That isn’t the case if we’re controlling NBA players. Their ratings are set, as is their reputation and standing on the hardwood, virtual or otherwise. It’s about utilising the skills of real players to get the victories, without any secondary goals or the need to accumulate currency and XP. There’s something pure about that approach, as there’s no meta-gaming beyond picking a player whose abilities match the way you like to play basketball video games. The gameplay is far less of a homogenised experience because there are no custom builds and not everyone can pick the same player, which results in more balance. It also emphasises the “NBA” part of NBA licensed games.
Unfortunately, I don’t think that it would be possible to return to a concept such as adidas Live Run. Games could perhaps offer it as an alternative, but I believe there’s a much stronger preference for the current approach to online team play. It’s all about finding that OP build and creating a player that can dominate online, and if you’re a Playground gamer, outfitting them with outrageous attire. I’d suggest that there’s a large portion of gamers who view NBA content in NBA Live and NBA 2K as being of secondary importance, and only useful in so far as providing signature animations for their build. Who wants to control an NBA player, rather than their own avatar?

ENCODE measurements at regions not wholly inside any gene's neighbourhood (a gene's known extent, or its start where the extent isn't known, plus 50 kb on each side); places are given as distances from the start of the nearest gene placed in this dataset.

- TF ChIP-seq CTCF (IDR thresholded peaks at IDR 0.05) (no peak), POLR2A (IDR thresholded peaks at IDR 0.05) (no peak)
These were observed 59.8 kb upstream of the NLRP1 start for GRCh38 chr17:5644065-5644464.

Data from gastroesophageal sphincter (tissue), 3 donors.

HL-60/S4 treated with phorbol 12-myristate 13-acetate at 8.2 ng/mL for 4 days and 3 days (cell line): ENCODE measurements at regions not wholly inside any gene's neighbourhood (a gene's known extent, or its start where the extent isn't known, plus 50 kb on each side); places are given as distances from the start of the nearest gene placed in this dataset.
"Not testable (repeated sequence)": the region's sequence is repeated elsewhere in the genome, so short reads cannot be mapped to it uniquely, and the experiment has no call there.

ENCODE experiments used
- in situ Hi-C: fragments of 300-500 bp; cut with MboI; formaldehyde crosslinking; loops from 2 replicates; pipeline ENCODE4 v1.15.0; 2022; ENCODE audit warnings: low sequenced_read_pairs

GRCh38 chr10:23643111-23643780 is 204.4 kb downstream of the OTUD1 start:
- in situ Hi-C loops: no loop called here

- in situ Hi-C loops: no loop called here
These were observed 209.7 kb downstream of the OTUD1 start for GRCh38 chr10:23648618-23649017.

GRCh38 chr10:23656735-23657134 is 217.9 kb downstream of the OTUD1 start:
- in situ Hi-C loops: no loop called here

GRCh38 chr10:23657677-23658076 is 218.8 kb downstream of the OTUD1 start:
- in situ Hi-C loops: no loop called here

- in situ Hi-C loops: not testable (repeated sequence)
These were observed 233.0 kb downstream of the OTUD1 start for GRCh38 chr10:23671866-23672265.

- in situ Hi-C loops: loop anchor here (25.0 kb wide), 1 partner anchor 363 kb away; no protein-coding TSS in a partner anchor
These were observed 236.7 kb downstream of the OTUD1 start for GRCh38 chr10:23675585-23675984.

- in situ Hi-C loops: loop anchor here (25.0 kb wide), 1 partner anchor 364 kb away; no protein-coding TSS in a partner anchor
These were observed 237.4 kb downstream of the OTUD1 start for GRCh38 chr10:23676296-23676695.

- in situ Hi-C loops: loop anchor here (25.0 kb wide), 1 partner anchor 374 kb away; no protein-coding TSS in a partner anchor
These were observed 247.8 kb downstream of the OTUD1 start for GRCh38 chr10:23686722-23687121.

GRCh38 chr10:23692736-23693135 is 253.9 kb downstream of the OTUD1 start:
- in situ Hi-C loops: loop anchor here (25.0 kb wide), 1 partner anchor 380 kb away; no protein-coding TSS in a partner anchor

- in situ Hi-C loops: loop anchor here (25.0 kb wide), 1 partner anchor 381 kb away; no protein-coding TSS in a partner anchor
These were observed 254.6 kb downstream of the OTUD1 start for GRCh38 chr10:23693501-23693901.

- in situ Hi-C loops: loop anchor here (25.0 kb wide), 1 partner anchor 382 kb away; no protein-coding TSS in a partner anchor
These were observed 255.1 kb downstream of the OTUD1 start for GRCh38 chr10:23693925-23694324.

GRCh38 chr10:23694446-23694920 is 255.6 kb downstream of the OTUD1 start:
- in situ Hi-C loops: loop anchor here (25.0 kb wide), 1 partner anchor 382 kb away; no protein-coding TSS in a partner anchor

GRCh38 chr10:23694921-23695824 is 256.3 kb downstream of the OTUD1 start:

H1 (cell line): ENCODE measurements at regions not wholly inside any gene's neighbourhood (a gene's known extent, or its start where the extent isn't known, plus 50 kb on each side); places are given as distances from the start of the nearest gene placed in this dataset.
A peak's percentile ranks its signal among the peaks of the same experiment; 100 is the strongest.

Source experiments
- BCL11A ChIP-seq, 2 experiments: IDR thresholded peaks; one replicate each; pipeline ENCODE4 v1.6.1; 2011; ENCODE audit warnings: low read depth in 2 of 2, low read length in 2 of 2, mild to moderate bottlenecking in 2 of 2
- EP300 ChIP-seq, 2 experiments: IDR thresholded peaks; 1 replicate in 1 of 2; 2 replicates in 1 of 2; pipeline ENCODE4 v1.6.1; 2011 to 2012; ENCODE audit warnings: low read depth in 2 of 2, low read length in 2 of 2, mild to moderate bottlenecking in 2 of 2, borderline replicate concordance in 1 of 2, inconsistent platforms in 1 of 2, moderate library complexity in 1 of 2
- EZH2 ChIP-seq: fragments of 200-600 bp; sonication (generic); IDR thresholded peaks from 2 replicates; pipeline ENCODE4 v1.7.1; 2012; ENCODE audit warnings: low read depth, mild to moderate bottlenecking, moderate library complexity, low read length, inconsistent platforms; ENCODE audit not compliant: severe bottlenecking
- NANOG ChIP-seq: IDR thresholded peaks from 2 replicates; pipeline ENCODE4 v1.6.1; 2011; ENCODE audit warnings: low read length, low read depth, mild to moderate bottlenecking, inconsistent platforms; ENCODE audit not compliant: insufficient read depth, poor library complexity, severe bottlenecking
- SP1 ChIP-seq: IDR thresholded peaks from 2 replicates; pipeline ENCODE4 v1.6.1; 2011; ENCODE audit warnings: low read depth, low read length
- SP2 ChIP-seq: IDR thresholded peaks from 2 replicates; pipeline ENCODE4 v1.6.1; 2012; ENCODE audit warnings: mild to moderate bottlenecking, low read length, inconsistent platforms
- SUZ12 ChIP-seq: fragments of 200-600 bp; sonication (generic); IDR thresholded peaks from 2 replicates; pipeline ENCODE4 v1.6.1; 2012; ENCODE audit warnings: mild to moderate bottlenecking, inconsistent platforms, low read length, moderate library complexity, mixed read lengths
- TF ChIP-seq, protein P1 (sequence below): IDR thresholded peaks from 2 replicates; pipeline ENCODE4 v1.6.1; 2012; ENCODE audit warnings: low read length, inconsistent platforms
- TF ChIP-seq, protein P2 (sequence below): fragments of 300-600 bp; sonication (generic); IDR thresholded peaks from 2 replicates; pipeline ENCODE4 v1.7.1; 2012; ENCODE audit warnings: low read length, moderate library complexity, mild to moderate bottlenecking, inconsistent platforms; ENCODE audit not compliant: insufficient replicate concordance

Of course, even if the concept of adidas Live Run is outdated, it clearly paved the way for future forms of the experience. NBA Live recycled the name – albeit without the adidas branding – when they added LIVE Pro-Am in NBA Live 16, now connected to a single player career mode. NBA 2K experimented with Crew – a mode not entirely dissimilar to adidas Live Run, albeit in an NBA setting and connected to My Player – before branching out into the distinct Park and Pro-Am experiences. The “Season” approach has also been utilised by NBA Jam: On Fire Edition, as well as MyTEAM in NBA 2K21, though it’s admittedly quite common in competitive online gaming.
Again, I regret not trying out adidas Live Run when I still could, even if it was just to jump on before NBA Live 10’s servers went offline. I’d like to be able to share more personal memories of the mode, and given how my interests have changed over the years, I might’ve found myself dabbling in the online scene earlier than I did. Still, it’s nice to read positive comments reminiscing about fun times with adidas Live Run on Pastapadre’s videos, especially as the tide was really beginning to turn against NBA Live at that point. It’s another example of how the series was innovative, and leaves us to wonder what might’ve been had EA elected to keep building upon NBA Live 10.